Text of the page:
Ericsson -- a 50-50 mobile devices venture between Sweden's Ericsson AB
(privately held) and Japan's Sony Corp. (TYO:6758) -- appears to be
finally getting serious about the U.S. smartphone market.
In May it released the long-rumored
"PlayStation Phone" (official
the Xperia Play) in the U.S. on the Verizon Communications, Inc. (VZ)
network. While the phone received enthusiasm for its slide out gaming
controls and overall relatively slick Android experience, it has been sluggish
in sales with Sony Ericsson resorting to selling the phone for 1 penny with
contract through retailer Amazon.com, Inc. (AMZN).
Today Sony Ericsson revived [press
release] another familiar brand -- the
Walkman. It has created the "Live With Walkman" phone, which
promises a music-themed smartphone experience.
The phone features several key technologies including a proprietary
Walkman-branded music player app, which promises to make slicker playlists than
the average Android, and xLoud integration, which promises to allow users to go deaf quicker by making
"it possible to listen loud without distortion."
The phone itself looks distinctive, with a slick stylized case featuring
extremely curved top and bottom lips. It's hard to tell if this is
conscious effort on Sony Ericsson's part to avoid becoming Apple, Inc.'s (AAPL) latest lawsuit
victim  (Apple claims to own the rights to any thin
black rectangular smartphone). But regardless, it's nice to see smartphone
makers thinking outside the box when it comes to design (à la Nokia Oyj.'s (HEL:NOK1V) unusually-shaped
X7 smart phone).
When it comes to the operating system, Sony Ericsson again deserves kudos.
Unlike some sluggish third party partners, Sony Ericsson is delivering
the latest and greatest version of Android -- Android 2.3
And it even has one of the first skins that seems like it might be more of a
help than a hindrance -- a design in which the home screen has four interface
elements that serve as customizable launchers for apps and features.
Overall the launcher looks pretty sweet.
But for all the good, comes the bad. They say that beauty is often only
skin deep. That's certainly true with the Live With Walkman phone.
Inside it packs an anemic 512 MB RAM (with 320 MB for apps, same as the Xperia
Play) and a single core 1 GHz MSM8255 Snapdragon processor (with second
generation ARMv7 "Scorpion" core design and Adreno 205 GPU) from
Qualcomm, Inc. (QCOM) -- a chip also found in Xperia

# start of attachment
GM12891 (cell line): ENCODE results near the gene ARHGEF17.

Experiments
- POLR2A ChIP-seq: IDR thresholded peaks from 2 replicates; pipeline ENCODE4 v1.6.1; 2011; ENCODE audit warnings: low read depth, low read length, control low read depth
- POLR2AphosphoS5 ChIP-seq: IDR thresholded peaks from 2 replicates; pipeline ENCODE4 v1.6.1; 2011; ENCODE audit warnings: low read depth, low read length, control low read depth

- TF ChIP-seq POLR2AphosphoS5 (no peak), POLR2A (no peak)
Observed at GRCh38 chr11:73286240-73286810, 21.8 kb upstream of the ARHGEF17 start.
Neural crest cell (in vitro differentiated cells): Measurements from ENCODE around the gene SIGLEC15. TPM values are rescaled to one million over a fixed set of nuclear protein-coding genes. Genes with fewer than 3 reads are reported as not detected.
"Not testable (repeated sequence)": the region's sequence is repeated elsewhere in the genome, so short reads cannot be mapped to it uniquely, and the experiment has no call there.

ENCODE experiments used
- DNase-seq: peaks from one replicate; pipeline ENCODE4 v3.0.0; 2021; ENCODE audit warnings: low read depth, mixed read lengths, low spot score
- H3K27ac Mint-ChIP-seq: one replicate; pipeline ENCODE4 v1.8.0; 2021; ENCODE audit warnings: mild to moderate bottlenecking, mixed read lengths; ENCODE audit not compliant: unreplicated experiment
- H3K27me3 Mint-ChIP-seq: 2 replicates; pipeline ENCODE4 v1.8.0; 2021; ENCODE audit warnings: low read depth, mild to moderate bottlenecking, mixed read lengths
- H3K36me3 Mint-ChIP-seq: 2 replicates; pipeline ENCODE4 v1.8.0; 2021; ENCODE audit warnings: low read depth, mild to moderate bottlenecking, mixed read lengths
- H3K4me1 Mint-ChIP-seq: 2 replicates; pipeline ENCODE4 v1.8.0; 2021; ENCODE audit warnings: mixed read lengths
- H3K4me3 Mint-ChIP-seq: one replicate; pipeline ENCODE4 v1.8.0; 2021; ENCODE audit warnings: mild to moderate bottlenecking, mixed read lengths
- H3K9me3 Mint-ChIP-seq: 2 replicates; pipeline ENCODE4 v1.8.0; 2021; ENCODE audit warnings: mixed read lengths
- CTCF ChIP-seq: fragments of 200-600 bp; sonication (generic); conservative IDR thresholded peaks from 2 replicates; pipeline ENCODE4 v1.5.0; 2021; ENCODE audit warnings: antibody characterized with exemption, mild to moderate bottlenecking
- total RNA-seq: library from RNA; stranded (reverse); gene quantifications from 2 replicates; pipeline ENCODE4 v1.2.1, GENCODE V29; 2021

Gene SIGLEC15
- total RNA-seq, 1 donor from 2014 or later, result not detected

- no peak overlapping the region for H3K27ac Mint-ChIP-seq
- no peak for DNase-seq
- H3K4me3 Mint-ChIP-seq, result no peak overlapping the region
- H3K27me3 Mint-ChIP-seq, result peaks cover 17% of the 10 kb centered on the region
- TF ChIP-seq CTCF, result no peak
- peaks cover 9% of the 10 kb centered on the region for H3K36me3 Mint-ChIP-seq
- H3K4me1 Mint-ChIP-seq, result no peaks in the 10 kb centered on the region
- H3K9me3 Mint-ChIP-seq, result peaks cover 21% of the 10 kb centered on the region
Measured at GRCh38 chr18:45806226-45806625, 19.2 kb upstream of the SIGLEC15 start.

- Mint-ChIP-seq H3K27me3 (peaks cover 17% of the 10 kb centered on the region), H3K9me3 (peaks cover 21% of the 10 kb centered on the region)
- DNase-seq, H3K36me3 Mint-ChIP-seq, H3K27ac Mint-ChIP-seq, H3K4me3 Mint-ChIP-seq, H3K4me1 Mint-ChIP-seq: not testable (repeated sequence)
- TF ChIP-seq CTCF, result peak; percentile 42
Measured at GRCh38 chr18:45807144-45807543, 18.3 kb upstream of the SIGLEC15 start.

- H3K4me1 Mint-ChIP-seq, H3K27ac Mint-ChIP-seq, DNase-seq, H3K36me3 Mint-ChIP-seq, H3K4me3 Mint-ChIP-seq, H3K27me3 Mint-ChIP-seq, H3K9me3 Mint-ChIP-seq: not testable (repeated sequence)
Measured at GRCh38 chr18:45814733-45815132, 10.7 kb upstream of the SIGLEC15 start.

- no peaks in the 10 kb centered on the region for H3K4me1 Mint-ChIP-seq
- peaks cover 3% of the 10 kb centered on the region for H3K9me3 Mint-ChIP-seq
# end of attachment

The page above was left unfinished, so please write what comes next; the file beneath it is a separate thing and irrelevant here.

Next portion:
Play and "Desire" from HTC Corp. (SEO:066570). It's not exactly
weak, but to call it "powerful" seems a bit of hyperbole, when many
Androids are debuting with faster dual-core
While in most apps you may not notice that big a difference with the processor
-- and may come out a bit ahead even with battery life -- the phone's single
most egregious flaw is its low resolution 480x320 3.2-inch color screen.
Such screens are going the way of the dinosaur, and it's sad to see one
in what otherwise would have been a polished flagship product.
The rest of the hardware is mediocre -- Bluetooth 2.1 (typical), Wi-Fi, aGPS, 5
MP camera w/ HD (720p) video recording, mini USB, etc. Since the phone is
a bit more bulbous, it would have been nice if they could have squeezed in a
full 1/4" headphone jack (which would have added to the audiophile
appeal), but they only manage the standard 3.5 mm model.
In short, if you asked us if we wanted to "Live With Walkman", we're
pretty conflicted. After all Sony Ericsson is offering some sweet
exclusive smart phones between this and the Xperia, and is showing off some
surprisingly good-looking GUIs. However, its poor screen resolution and
lack of memory make this an Android phone which we feel is best suited for
entry level Android buyers only.
quote: Since the phone is a bit more bulbous, it would have been nice if they could have squeezed in a full 1/4" headphone jack (which would have added to the audiophile appeal), but they only manage the standard 3.5 mm model.
quote: That is funny, but maybe it was supposed to say "2.5mm instead of standard 3.5mm," hmm?
quote: 1/4" has a larger contact surface which gives it a less interferance than 3.5mm, 3.5mm jacks are pretty terrible in general,
quote: Does anyones earphones seriously use 1/4" jacks?